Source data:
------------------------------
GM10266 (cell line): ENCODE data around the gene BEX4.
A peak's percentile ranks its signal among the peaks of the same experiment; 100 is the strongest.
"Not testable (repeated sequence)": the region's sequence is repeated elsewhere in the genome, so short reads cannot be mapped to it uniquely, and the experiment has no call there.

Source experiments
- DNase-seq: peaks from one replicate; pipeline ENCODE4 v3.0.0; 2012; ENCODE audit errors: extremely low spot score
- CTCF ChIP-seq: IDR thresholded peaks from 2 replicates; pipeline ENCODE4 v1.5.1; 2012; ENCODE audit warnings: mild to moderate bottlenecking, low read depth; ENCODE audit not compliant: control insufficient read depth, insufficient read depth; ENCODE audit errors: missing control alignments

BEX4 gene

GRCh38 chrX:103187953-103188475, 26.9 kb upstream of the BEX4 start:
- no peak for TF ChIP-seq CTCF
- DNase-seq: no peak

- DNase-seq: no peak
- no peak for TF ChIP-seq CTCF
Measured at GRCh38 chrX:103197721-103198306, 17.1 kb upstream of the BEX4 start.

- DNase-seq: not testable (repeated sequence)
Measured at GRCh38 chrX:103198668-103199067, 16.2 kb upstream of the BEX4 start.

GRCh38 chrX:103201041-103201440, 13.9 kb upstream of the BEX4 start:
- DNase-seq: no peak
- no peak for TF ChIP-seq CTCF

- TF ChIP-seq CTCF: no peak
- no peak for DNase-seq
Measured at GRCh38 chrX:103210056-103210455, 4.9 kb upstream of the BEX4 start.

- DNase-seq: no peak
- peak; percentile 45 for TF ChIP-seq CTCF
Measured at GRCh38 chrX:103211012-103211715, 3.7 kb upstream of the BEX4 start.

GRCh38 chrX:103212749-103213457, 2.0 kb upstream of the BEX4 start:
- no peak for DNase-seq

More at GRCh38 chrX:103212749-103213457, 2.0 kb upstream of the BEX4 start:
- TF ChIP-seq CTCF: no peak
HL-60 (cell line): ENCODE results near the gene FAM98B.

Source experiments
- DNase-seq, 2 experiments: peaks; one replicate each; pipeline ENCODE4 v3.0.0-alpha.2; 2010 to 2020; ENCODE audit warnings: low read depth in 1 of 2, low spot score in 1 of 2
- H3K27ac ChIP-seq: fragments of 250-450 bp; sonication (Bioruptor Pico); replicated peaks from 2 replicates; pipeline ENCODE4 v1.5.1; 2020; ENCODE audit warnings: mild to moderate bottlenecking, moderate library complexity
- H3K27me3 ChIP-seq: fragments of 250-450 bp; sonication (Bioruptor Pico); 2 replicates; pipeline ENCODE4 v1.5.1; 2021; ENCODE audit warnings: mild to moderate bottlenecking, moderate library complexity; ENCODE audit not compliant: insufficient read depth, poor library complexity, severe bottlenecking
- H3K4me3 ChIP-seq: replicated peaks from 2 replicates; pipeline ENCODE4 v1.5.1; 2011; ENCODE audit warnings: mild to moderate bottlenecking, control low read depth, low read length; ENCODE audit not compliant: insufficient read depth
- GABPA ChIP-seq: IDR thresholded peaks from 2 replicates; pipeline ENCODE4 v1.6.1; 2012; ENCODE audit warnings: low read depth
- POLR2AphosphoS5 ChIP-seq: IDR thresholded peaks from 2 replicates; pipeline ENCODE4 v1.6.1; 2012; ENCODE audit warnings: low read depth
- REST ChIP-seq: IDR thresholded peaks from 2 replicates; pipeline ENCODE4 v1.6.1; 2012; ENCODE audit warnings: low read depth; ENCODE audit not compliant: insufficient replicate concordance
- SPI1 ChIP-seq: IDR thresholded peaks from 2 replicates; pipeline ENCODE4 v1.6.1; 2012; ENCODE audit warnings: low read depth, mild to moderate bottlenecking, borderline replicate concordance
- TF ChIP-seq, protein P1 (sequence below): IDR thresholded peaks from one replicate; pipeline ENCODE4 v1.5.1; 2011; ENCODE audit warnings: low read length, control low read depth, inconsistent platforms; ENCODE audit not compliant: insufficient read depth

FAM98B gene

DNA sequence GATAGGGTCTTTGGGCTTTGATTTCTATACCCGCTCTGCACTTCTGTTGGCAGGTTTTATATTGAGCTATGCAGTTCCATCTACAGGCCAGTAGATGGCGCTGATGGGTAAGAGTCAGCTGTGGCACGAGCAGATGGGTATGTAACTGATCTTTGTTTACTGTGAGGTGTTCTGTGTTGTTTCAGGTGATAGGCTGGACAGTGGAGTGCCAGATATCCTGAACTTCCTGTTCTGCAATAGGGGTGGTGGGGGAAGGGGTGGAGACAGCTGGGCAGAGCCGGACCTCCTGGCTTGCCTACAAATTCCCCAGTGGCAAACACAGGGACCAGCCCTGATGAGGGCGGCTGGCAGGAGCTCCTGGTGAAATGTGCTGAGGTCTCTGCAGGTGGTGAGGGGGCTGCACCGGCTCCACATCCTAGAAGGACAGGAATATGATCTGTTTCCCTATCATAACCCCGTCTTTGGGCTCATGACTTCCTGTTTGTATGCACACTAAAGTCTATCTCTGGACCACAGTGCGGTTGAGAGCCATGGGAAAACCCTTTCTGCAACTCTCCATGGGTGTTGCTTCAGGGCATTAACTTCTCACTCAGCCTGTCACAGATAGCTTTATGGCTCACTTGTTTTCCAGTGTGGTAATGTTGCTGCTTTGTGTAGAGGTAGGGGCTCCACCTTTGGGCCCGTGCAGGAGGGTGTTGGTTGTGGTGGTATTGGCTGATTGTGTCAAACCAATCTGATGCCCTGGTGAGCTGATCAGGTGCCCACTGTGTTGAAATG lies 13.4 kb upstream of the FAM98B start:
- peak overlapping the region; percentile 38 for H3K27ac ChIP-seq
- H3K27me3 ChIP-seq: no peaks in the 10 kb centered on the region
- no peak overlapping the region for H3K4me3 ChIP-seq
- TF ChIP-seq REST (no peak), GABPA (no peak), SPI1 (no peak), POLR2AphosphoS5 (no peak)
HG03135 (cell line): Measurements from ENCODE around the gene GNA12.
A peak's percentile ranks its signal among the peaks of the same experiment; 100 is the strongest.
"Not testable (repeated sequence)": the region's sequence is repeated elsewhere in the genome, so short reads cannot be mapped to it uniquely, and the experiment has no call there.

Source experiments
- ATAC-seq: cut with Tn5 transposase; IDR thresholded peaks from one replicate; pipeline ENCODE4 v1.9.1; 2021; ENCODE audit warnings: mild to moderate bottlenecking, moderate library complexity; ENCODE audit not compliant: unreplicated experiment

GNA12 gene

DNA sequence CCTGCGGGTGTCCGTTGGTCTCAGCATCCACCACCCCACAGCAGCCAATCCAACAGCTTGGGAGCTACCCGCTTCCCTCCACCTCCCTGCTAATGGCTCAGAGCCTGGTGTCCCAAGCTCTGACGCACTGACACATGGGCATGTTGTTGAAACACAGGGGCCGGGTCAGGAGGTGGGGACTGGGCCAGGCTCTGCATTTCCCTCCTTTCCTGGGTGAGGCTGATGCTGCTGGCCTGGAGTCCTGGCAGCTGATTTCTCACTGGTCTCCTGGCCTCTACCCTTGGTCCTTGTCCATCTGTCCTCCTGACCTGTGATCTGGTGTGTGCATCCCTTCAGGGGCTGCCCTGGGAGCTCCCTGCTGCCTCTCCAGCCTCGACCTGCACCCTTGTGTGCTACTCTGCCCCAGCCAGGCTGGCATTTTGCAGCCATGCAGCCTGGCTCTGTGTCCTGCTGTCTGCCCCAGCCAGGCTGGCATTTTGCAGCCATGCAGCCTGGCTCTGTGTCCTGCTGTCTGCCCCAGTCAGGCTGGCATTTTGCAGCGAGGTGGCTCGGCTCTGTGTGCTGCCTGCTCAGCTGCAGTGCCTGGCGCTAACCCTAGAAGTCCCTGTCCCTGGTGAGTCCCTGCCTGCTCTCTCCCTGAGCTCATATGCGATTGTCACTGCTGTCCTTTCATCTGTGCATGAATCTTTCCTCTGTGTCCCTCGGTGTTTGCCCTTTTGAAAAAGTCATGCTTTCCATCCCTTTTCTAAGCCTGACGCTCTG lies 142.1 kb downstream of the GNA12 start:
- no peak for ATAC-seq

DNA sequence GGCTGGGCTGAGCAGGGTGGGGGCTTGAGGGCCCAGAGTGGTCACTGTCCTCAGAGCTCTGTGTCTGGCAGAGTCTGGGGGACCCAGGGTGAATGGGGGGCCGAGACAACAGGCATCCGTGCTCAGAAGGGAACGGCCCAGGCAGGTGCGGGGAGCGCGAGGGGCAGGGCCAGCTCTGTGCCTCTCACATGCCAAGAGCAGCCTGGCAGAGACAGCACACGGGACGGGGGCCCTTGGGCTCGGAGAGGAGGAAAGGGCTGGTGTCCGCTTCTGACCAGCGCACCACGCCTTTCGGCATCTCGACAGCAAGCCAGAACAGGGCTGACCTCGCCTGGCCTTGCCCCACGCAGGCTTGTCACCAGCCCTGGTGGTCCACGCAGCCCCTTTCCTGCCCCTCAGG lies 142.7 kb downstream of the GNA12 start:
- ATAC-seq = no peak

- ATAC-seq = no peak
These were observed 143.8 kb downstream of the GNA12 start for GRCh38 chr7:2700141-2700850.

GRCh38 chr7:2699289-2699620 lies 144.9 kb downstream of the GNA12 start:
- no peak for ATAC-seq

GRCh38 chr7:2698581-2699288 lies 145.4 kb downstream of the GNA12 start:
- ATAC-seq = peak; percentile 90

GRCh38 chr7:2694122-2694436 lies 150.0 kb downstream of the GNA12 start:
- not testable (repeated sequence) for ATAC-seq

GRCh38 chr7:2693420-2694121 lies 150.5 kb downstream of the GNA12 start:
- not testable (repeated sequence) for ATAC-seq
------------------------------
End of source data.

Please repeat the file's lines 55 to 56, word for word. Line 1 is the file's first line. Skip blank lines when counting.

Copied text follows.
- ATAC-seq = no peak

- ATAC-seq = no peak